Laura is the editorial director of The American Journal of Managed Care® (AJMC®) and all its brands, including The American Journal of Accountable Care®, Evidence-Based Oncology™, and The Center for Biosimilars®. She has been working on AJMC® since 2014 and has been with AJMC®'s parent company, MJH Life Sciences, since 2011. She has an MA in business and economic reporting from New York University.
While only 3 small interfering RNA (siRNA)-based therapies have been approved, the market is poised to expand with 7 other candidates in phase 3 trials.
While only 3 small interfering RNA (siRNA)-based therapies have been approved (patisiran, givosiran, and lumasiran), there are 7 other candidates in phase 3 trials. A review published in Biochemical Pharmacology provided an overview of siRNA therapeutics as they are poised to become a “standard modality of pharmacotherapy.”
RNA interference is a natural mechanism by which eukaryotic cells control gene activity. siRNAs cause targeted gene suppression and allow therapies to target and silence the messenger RNA products of genes, the authors noted.
Creating siRNA-based drugs has been a 20-year process, but in 2018, the FDA approved patisiran, the first siRNA, to treat hereditary transthyretin amyloidosis (hATTR); in 2019, givosiran was approved to treat acute hepatic porphyria; and in 2020, lumasiran was approved to treat primary hyperoxaluria type 1.
“Why did it take so long to fully realize and implement the therapeutic potential of RNA interference? The main challenge to siRNA drug development is site-specific delivery,” the authors explained. “Large anionic siRNA molecules must overcome a variety of physiological barriers to reach the cytoplasm in target cells.”
One of the challenges facing siRNAs is their delivery. They must be delivered to and taken up by their intended target, but they have low bioavailability, requiring a larger dose for absorption, and delivery is compromised by rapid clearance. If they clear these challenges, siRNAs then face a difficult path through the capillary endothelium, and they may accumulate at sites other than the target organs.
Chemically modifying siRNAs and employing various delivery strategies are being utilized to address the myriad of challenges siRNAs face when being delivered and taken up into the target cells. Chemical modifications seek to increase the efficiency and potency of the therapeutics. There are 2 major delivery strategies:
Beyond the 3 drugs already approved, all of which are manufactured by Alnylam Pharmaceuticals, there are another 7 in phase 3 trials.
Vutrisiran, also from Alnylam, would treat hATTR like patisiran. The authors noted that the modifications and delivery system of vutrisiran are more advanced. A phase 1 trial from January 2018 confirmed vutrisiran was well-tolerated with mild to moderate adverse events (AEs). Two phase 3 trials are comparing vutrisiran to patisiran.
Nedosiran is being developed by Dicerna Pharmaceuticals to treat primary hyperoxaluria. The therapy targets the hepatic enzyme lactate dehydrogenase, whereas lumasiran targets the hepatic enzyme glyoxylate oxidase. Dicerna has received Breakthrough Therapy and Rare Pediatric Disease designations from the FDA.
Inclisiran would treat hypercholesterolemia, expanding siRNAs from orphan diseases to more prevalent conditions. According to the authors, “inclisiran is arguably the most promising siRNA therapeutic drug in development in terms of its potential impact.” The drug, being developed by Alnylam and Novartis Pharmaceuticals, inhibits the proprotein convertase subtilisin/kexin type 9 (PCSK9) pathway, which would put it in competition with PCSK9 inhibitors like alirocumab and evolocumab.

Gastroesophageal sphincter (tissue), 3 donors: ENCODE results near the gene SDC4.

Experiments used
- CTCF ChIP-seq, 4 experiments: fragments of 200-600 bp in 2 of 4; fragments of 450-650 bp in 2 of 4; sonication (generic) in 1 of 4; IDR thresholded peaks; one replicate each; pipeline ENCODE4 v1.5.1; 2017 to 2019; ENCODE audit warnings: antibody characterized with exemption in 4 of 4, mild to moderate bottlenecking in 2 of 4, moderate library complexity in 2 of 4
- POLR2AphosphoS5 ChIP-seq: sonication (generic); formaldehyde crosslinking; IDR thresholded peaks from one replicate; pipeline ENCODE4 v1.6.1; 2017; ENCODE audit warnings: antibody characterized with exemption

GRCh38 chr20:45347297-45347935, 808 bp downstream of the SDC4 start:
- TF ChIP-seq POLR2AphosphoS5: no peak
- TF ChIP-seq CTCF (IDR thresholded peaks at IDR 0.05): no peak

Fitusiran, in development by Alnylam and Sanofi Genzyme, is in phase 2 and 3 trials to treat hemophilia A and B. The therapy inhibits the function of anti-clotting factors, thus decreasing bleeding events.
Teprasiran, from Quark Pharmaceuticals and licensed to Novartis, is being developed as a prophylactic treatment for acute kidney injury (AKI) after transplant or cardiovascular surgery. The therapy has undergone several clinical trials and Quark is currently recruiting for a phase 3 trial to test teprasiran against placebo in patients at high risk for AKI following cardiovascular surgery.
Cosdosiran is also from Quark and is being developed to treat nonarteritic anterior ischemic optic neuropathy and primary angle glaucoma. The future of this therapy is uncertain. A phase 2b/3 trial was terminated in August 2020 following an interim analysis. A phase 2 trial concluded July 2015, but results have yet to be published.
Tivanisiran is an siRNA candidate from Sylentis S.A. to treat ocular pain and dry eye disease. In the phase 3 trial HELIX, the therapy failed to meet its primary end points. However, in a subpopulation of patients with dry eye disease and Sjögren’s Syndrome, tivanisiran showed statistically significant improvements compared with placebo.
“Although only three siRNA therapeutics have been approved by the FDA to date, more are sure to follow in the coming years,” the authors wrote.
They highlighted the benefits of siRNAs over other novel therapeutic classes. For instance, siRNAs are relatively less expensive to synthesize and manufacture, and they may be administered as infrequently as biannually, as well as have the potential to be self-administrable.
“Factors like these will become increasingly important as novel therapies are developed for rare indications and patients gain consumer power and choice as to which treatment they utilize,” the authors concluded.
Zhang MM, Bahal R, Rasmussen TP, Manautou JE, Zhong X-B. The growth of siRNA-based therapeutics: Updated clinical studies. Biochem Pharmacol. Published online January 26, 2021. doi:10.1016/j.bcp.2021.114432